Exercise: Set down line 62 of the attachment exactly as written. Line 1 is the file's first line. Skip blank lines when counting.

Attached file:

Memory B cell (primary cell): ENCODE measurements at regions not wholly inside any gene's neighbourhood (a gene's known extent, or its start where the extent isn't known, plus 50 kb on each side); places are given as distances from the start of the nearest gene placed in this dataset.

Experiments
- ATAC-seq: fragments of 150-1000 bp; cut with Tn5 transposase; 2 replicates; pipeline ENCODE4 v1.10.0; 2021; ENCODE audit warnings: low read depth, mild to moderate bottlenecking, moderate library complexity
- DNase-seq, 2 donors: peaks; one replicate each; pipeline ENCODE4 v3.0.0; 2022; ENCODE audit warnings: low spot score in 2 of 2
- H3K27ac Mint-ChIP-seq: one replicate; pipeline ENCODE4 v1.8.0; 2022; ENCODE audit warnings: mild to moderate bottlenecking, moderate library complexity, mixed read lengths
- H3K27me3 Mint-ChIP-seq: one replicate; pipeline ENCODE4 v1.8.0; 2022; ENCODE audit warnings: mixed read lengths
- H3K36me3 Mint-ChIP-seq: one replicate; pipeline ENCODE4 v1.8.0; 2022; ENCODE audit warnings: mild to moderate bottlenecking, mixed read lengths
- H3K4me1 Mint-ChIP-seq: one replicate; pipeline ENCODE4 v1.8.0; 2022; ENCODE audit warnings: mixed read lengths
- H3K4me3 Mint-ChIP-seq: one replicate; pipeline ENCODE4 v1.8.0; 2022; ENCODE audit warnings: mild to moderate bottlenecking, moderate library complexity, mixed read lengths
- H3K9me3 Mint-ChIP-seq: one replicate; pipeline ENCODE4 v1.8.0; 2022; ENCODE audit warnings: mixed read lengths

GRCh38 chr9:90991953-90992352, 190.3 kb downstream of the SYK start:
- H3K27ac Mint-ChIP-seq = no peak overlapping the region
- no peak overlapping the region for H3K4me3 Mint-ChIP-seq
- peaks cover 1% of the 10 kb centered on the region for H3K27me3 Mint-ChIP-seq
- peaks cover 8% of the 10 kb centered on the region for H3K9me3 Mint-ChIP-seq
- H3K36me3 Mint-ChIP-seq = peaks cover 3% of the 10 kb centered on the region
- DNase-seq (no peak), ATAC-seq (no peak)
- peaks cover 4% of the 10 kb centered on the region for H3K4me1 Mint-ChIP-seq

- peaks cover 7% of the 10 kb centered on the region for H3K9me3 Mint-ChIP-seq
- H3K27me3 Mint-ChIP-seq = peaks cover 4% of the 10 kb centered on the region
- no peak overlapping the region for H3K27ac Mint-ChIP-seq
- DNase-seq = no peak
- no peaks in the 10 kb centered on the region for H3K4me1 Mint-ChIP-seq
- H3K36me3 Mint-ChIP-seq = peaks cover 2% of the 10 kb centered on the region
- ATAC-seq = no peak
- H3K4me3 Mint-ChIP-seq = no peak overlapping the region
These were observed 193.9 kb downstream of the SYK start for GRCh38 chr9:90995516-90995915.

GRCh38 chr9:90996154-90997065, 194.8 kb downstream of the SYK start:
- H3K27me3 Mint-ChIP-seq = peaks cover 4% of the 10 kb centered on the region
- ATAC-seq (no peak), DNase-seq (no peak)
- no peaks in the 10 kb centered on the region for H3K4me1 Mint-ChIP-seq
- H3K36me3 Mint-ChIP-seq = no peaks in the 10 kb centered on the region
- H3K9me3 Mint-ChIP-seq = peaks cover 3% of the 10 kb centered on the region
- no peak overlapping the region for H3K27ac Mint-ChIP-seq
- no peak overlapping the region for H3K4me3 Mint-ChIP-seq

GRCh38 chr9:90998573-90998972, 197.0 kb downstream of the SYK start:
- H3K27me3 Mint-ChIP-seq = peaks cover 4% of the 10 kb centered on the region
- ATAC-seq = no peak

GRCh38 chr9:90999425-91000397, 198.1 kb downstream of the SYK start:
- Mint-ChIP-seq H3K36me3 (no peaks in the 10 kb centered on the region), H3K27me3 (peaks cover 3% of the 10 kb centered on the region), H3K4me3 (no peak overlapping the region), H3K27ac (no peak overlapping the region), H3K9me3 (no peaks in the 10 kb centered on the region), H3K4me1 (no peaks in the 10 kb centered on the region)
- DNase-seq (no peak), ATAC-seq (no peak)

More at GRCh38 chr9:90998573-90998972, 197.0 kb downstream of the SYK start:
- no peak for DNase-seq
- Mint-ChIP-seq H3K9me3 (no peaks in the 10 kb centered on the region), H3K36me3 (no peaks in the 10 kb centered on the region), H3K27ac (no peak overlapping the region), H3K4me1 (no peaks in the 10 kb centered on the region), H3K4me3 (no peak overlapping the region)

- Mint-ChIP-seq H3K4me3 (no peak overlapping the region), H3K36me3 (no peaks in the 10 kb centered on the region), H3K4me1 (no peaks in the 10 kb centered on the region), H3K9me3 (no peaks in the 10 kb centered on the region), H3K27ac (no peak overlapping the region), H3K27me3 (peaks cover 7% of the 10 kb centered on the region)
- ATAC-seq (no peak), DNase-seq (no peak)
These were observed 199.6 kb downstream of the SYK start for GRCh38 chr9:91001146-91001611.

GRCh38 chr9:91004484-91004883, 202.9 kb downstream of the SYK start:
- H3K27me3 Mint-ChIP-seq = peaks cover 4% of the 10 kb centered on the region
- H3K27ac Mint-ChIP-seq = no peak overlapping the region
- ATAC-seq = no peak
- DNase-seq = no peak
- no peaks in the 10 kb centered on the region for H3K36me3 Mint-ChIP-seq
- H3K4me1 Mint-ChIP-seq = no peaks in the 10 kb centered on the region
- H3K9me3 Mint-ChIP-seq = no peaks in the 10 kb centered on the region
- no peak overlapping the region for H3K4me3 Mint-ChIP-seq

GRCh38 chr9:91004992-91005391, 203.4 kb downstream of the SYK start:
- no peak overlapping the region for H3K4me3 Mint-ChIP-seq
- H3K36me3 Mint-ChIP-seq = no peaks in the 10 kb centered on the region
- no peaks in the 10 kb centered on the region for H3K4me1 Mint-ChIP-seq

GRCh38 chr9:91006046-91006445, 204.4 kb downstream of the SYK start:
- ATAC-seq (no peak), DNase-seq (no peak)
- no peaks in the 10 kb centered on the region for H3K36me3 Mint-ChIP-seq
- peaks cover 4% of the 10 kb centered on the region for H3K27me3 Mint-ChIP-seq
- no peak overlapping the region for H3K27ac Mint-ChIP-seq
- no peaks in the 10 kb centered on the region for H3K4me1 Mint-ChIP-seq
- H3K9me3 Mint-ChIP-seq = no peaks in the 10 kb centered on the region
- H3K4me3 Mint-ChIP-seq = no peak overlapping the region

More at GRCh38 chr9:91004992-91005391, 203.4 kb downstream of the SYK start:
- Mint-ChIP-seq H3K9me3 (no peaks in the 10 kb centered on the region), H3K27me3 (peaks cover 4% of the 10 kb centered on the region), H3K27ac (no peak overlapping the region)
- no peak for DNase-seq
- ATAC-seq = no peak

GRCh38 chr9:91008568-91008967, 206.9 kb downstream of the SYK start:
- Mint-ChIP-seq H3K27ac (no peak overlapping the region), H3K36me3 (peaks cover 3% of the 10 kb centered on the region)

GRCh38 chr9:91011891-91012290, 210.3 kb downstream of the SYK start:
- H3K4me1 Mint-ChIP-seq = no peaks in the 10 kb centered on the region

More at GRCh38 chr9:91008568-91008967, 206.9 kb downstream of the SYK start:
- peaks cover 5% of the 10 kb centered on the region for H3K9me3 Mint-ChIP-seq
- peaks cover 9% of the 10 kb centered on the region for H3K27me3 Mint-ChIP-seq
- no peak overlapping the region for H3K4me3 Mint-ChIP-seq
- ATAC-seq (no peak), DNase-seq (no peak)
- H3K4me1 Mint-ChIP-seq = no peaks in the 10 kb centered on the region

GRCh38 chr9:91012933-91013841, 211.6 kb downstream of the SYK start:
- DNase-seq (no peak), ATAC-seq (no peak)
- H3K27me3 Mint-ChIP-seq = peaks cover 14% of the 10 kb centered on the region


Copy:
- ATAC-seq (no peak), DNase-seq (no peak)